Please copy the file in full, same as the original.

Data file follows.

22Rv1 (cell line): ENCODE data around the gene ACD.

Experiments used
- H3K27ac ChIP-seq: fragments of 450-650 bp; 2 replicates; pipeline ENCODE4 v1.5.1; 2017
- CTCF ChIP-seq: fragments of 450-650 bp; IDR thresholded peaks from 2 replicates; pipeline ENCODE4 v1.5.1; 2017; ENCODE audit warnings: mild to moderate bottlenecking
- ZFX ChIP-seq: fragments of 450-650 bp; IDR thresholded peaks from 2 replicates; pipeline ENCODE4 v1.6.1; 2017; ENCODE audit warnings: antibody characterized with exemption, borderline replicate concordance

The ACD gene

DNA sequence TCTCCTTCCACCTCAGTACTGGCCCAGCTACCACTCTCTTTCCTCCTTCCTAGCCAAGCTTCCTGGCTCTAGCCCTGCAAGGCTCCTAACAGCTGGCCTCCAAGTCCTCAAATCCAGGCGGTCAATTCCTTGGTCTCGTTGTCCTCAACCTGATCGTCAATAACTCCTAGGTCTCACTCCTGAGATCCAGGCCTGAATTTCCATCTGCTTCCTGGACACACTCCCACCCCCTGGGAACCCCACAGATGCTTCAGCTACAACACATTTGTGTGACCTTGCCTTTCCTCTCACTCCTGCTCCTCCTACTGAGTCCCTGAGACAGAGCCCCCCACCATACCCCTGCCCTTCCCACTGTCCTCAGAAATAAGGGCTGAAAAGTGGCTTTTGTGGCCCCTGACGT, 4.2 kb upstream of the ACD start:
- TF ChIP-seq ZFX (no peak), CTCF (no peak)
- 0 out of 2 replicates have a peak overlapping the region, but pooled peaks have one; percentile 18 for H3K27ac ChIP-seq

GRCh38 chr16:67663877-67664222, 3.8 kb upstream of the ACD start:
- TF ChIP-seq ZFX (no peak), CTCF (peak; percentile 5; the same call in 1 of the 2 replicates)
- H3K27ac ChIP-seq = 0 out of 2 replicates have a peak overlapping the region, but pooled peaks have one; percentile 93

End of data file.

22Rv1 (cell line): ENCODE data around the gene ACD.

Experiments used
- H3K27ac ChIP-seq: fragments of 450-650 bp; 2 replicates; pipeline ENCODE4 v1.5.1; 2017
- CTCF ChIP-seq: fragments of 450-650 bp; IDR thresholded peaks from 2 replicates; pipeline ENCODE4 v1.5.1; 2017; ENCODE audit warnings: mild to moderate bottlenecking
- ZFX ChIP-seq: fragments of 450-650 bp; IDR thresholded peaks from 2 replicates; pipeline ENCODE4 v1.6.1; 2017; ENCODE audit warnings: antibody characterized with exemption, borderline replicate concordance

The ACD gene

DNA sequence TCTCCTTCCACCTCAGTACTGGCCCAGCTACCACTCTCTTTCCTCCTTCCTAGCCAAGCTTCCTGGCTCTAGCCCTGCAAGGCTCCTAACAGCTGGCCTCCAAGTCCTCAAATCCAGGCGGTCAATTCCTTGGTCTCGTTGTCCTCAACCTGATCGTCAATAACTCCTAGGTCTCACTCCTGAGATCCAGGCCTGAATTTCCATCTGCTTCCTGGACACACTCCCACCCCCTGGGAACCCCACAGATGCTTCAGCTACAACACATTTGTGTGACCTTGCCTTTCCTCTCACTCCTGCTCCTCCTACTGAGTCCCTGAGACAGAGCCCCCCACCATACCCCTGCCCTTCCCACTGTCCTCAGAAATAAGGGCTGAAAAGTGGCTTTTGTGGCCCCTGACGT, 4.2 kb upstream of the ACD start:
- TF ChIP-seq ZFX (no peak), CTCF (no peak)
- 0 out of 2 replicates have a peak overlapping the region, but pooled peaks have one; percentile 18 for H3K27ac ChIP-seq

GRCh38 chr16:67663877-67664222, 3.8 kb upstream of the ACD start:
- TF ChIP-seq ZFX (no peak), CTCF (peak; percentile 5; the same call in 1 of the 2 replicates)
- H3K27ac ChIP-seq = 0 out of 2 replicates have a peak overlapping the region, but pooled peaks have one; percentile 93